Nikolai Tikhonov

Nickolai Tikhonov was born in St Petersburg on 4th December, 1896. He fought in the Russian Army during the First World War. After the October Revolution he joined the Red Army and fought against the Whites during the Civil War.

Tikhonov began writing poetry and in 1922 helped form the literary group, the Serapion Brothers. Inspired by the work of Yevgeni Zamyatin, the group took their name from the story by Ernst T. Hoffmann, the Serapion Brothers, about an individualist who vows to devote himself to a free, imaginative and non-conformist art. Members included Mikhail Slonimski, Mikhail Zoshchenko, Victor Shklovsky, Vsevolod Ivanov and Konstantin Fedin. Russia's most important writer of the period, Maxim Gorky, also sympathized with the group's views.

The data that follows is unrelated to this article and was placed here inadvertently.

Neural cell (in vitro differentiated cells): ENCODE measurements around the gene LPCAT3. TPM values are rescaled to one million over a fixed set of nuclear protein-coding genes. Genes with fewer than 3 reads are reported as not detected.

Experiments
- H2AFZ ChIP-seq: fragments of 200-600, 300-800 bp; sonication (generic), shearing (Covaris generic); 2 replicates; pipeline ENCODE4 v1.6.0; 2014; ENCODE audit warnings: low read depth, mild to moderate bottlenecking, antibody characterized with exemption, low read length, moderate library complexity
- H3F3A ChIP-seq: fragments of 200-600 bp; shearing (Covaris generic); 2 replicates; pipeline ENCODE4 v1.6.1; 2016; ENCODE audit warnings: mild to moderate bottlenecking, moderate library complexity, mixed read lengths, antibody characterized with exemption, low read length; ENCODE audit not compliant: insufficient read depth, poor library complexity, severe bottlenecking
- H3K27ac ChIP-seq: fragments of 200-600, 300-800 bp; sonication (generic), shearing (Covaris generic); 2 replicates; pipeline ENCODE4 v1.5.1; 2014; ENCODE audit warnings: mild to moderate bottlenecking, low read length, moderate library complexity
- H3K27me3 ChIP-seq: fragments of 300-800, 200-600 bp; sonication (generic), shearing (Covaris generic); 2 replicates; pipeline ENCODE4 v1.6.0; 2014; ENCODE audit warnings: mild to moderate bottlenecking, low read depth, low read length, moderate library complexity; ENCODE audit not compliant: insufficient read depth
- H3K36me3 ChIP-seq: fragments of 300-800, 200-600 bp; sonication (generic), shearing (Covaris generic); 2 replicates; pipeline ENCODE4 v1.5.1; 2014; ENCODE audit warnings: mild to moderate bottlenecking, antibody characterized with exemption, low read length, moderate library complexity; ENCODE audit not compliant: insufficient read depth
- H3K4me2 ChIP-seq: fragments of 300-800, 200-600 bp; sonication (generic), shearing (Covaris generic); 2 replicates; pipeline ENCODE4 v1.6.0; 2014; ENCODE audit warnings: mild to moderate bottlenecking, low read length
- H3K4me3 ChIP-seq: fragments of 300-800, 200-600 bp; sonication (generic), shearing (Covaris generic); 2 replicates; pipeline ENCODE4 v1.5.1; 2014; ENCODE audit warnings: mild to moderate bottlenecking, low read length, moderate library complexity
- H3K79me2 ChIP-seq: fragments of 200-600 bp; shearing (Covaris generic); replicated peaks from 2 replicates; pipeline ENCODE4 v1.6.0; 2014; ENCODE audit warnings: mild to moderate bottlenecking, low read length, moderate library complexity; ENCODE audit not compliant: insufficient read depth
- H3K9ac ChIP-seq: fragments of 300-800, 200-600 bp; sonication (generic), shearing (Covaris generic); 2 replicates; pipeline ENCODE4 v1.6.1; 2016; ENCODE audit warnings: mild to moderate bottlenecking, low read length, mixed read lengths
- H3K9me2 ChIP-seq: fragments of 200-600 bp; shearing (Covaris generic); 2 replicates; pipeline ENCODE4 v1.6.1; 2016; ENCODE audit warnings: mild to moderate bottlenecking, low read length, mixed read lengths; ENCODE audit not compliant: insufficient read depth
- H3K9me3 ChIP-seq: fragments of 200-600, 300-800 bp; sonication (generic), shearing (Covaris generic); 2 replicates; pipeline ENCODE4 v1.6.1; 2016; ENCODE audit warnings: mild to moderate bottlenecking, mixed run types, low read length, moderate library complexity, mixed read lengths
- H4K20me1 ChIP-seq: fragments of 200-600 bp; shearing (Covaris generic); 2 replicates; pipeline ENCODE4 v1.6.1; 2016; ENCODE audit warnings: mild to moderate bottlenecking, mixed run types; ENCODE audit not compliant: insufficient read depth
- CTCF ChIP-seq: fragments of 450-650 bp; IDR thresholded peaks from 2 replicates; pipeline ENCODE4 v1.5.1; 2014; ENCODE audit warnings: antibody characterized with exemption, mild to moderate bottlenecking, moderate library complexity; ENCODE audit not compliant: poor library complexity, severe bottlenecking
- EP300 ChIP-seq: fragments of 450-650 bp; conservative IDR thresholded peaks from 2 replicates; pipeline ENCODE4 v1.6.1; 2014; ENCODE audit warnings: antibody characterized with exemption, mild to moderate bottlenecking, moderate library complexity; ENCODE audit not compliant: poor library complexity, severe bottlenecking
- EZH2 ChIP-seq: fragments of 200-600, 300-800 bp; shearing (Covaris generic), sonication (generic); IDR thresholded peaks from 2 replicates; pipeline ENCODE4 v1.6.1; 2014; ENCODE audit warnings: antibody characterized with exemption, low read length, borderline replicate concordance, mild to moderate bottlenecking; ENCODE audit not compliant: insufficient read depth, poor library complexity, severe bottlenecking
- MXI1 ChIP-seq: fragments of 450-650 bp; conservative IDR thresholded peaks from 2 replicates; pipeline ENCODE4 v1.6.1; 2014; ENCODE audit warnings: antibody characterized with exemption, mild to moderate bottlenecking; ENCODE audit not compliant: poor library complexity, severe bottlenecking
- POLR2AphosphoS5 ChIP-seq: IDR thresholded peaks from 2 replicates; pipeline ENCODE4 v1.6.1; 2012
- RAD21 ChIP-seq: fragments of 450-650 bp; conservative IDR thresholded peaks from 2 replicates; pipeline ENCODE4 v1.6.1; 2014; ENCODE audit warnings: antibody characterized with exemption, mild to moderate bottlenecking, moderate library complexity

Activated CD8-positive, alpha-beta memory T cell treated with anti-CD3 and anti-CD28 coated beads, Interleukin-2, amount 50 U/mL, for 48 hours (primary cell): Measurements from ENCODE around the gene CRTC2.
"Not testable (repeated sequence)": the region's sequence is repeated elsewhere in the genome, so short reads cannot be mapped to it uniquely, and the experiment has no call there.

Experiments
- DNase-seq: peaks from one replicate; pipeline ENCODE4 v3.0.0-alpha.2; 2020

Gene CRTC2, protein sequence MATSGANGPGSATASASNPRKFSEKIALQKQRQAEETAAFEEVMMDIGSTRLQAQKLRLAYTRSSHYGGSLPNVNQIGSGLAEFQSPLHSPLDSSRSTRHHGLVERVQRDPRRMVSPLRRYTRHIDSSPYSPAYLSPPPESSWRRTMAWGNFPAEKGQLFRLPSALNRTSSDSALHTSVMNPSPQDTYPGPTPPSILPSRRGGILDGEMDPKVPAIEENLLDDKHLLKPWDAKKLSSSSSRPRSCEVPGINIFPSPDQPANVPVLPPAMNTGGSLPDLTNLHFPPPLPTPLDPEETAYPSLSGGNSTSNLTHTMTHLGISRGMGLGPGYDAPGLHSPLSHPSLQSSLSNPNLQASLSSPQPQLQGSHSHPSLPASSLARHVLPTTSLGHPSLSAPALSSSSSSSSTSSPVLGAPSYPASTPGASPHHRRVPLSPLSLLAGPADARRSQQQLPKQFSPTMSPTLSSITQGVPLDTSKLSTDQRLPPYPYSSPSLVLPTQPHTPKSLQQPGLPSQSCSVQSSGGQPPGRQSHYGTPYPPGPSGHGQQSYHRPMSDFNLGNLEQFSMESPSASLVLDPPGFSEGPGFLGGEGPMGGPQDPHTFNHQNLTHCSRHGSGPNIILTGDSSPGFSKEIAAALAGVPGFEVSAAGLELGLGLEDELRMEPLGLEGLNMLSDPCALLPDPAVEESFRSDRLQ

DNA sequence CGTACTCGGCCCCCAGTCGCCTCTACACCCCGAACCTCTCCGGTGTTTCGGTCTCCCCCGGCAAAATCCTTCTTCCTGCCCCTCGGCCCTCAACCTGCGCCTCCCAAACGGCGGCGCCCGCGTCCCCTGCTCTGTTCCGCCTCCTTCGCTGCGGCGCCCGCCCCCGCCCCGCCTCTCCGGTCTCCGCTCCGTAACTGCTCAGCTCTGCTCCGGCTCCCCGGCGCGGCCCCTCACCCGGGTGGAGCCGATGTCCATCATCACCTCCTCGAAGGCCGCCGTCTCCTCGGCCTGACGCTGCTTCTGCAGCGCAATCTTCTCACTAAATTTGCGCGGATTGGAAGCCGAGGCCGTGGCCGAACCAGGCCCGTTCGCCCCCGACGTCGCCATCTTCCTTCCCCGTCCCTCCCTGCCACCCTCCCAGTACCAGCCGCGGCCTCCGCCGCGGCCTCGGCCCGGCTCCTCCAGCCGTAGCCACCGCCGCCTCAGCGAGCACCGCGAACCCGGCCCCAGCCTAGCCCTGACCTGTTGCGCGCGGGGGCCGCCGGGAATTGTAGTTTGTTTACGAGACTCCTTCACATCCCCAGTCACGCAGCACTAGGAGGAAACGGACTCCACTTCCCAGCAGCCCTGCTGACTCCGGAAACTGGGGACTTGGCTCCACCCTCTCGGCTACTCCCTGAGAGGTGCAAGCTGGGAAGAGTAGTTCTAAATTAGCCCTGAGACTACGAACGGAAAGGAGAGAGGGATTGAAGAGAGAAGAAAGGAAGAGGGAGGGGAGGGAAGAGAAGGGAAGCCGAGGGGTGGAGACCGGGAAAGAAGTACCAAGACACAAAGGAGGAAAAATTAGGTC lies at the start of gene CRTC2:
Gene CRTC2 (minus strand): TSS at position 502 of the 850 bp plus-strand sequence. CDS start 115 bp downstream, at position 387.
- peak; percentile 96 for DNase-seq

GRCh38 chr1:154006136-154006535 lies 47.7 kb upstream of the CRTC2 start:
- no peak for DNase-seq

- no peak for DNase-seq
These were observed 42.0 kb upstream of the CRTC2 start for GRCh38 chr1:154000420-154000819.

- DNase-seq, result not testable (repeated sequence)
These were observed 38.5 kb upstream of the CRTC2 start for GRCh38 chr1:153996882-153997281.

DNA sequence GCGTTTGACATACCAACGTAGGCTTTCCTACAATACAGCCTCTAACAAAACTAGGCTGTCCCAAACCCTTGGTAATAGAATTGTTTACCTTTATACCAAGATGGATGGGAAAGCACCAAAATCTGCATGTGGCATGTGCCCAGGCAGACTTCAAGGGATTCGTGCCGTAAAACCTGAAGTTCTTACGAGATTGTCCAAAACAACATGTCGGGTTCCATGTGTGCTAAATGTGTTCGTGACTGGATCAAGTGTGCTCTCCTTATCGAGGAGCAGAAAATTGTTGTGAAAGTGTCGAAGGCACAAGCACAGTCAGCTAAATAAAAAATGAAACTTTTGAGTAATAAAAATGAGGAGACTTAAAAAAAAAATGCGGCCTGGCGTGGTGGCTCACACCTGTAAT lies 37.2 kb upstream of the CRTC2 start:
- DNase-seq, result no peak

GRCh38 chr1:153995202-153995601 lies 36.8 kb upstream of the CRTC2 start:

Tikhonov published his first collection of poems, The Horde, in 1922. This was followed by The Quest for a Hero (1924). Influenced by the work of Boris Pasternak, Tikhonov developed an obscure style in which he used modernist stylistic devices and complex rhymes.

The Serapions insisted on the right to create a literature that was independent of political ideology. This brought them into conflict with the Soviet government and resulted in them having difficulty getting their work published. Tikhonov broke with the Serapion Brothers and another volume of poems, The Shade of a Friend, appeared in 1936. Leningrad Tales followed in 1943.

The winner of three Orders of Lenin and three Stalin Prizes, Tikhonov became President of the Soviet Writers' Union in 1944. He was removed in 1946 as part of the purge organized by Andrey Zhdanov.

Tikhonov work continued to be published and At the Second World Peace Conference appeared in 1951. His popularity with the Soviet government was retained by his attacks on the writer, Boris Pasternak.

Nickolai Tikhonov died on 8th February, 1979.